Wednesday, January 13, 2010

Are the “Seven Nursing Truths” Truthful? (Part I)

Recognizing that our nursing professionals—their leadership, qualities and skill sets—are critical for the CHRISTUS Health ministry to reach the goals on our Journey to Excellence, I was most intrigued by a recent article appearing on the Reflections on Nursing Leadership magazine’s Website, entitled “What Nursing Leaders Know: Seven Truths From top Health Care Professionals.” It is most important for CEOs of health systems today to clearly understand, as the author tried to do through interviews, what top nurse leaders believe are the important issues in the nursing profession. After careful and reflective review, I thought it would be worthwhile to share my perspective on each of the truths. I will address truths 1-3 in this blog post and truths 4-7 in next week’s post.

1. A nursing shortage really does exist. I believe the shortage is often overstated. Whenever we have “nursing shortages” in a patient care delivery setting, we are able to have a contract nurse to fill the slot. I think that if all the nurses filling more lucrative contracted positions would take permanent employment somewhere, the perceived shortage would quickly diminish. In addition, because of the layoffs in many other industries due to the global economic crisis, more students are applying to nursing schools. When trained, having put forth the money and time, they will not leave a profession where there is much greater job stability.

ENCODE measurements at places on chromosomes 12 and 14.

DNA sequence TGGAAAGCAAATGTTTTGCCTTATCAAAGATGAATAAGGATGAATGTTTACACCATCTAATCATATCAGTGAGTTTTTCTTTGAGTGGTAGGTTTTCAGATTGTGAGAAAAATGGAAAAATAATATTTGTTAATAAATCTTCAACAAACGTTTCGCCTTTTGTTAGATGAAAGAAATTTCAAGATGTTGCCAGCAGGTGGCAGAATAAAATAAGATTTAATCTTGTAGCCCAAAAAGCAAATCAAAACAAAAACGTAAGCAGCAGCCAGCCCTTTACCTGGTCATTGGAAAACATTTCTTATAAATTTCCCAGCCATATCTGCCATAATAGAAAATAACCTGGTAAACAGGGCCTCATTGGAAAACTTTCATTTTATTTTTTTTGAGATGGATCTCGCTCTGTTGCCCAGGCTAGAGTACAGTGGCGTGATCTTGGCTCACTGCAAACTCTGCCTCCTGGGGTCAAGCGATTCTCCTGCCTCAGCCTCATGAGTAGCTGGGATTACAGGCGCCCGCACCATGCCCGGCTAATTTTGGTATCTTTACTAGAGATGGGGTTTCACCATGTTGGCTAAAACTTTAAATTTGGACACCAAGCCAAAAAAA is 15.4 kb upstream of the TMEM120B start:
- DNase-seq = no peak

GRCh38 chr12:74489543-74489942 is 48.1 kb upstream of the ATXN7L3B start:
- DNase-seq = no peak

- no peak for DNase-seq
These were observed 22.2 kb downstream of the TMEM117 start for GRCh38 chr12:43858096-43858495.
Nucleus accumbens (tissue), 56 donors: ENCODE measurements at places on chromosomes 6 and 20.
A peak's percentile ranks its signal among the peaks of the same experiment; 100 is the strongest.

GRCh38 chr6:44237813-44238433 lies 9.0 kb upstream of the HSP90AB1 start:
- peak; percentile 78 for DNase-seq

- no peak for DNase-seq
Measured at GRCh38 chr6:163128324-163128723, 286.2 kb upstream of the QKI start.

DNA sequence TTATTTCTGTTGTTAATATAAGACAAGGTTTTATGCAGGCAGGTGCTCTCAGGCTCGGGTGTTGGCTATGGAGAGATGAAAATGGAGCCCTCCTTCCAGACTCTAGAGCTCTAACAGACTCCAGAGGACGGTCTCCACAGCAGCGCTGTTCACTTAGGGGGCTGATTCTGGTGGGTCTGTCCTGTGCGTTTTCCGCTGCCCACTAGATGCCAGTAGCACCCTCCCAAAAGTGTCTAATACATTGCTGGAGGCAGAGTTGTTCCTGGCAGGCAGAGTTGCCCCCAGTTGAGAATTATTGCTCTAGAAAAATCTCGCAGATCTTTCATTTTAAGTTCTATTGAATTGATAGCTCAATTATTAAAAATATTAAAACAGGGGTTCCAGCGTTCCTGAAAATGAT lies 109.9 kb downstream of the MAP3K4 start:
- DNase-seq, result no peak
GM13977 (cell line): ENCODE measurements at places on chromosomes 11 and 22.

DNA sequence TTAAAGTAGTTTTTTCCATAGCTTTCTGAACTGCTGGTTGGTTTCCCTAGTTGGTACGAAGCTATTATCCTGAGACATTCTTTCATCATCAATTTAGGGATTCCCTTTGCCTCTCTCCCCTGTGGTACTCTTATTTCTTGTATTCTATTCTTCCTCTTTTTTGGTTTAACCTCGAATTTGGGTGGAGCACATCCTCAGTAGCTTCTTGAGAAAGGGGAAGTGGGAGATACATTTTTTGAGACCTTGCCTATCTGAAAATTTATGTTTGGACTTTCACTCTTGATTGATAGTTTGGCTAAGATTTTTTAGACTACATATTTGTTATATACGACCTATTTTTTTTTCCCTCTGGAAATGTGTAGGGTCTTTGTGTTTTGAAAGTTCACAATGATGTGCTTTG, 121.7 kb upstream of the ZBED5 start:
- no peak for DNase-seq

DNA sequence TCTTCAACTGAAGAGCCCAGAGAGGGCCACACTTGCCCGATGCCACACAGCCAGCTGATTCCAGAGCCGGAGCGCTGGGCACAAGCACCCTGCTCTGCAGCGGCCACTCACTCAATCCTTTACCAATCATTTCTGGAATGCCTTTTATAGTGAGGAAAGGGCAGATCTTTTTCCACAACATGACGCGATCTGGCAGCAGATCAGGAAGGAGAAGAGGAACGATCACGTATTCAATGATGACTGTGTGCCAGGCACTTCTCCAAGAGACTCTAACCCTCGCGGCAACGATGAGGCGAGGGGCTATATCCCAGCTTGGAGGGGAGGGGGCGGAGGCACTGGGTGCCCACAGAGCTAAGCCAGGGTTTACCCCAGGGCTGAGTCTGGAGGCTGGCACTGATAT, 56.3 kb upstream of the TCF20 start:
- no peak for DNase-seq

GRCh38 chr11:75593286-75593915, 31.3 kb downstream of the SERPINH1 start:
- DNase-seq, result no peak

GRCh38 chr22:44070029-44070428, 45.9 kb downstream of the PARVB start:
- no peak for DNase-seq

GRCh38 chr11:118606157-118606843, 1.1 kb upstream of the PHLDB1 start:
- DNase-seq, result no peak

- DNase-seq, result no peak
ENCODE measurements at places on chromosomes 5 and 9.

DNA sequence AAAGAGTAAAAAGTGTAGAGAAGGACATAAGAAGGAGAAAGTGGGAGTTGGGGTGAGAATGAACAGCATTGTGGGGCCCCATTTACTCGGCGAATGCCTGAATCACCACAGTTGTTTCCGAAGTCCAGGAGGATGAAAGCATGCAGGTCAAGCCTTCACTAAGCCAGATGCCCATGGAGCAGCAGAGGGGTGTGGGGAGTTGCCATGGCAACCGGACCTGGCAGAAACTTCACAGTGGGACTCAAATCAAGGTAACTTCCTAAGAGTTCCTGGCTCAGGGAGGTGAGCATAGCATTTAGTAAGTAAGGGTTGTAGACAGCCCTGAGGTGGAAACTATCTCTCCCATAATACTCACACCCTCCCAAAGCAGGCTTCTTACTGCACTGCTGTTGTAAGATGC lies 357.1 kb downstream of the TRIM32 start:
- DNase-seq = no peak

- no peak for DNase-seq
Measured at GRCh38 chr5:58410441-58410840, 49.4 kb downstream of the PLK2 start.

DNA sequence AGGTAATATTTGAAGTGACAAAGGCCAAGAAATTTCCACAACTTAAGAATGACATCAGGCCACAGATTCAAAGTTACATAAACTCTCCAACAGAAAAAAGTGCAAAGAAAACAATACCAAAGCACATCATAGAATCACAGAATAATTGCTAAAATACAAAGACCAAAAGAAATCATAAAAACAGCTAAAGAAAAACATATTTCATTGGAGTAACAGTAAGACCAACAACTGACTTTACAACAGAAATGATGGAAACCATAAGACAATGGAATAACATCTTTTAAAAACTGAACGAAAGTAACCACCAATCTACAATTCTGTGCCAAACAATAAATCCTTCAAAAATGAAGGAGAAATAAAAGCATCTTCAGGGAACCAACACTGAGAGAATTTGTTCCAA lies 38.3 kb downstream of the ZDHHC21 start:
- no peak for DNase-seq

2. We need a stronger model for developing and grooming nurse leaders. I agree 100 percent. Because most people leave organizations because they do not respect their “boss,” retaining good nurses depends on great nursing leaders. That is why CHRISTUS includes nurses in all our leadership training, including coaching and mentoring classes, the CHRISTUS Center for Management Excellence (along with a special section for nursing leaders, the CHRISTUS Center for Nurse Leaders), leadership academies and succession planning.

3. It is about the money. Our leadership team would say it is only partly about the money. The U.S. health care system is failing not because it has an unsustainable cost structure, but because it does not provide incentives to pursue a Journey to Excellence—like the one CHRISTUS is on—which commits them to achieving metrics on a balanced scorecard in four directions (clinical quality, service quality, business literacy and community value). Yes, having a viable business model to assure sufficient cash is most important, but only if this goal is used to support the three other directions driven by the ministry’s mission.

Please join me next week for my take on nursing truths #4-7.

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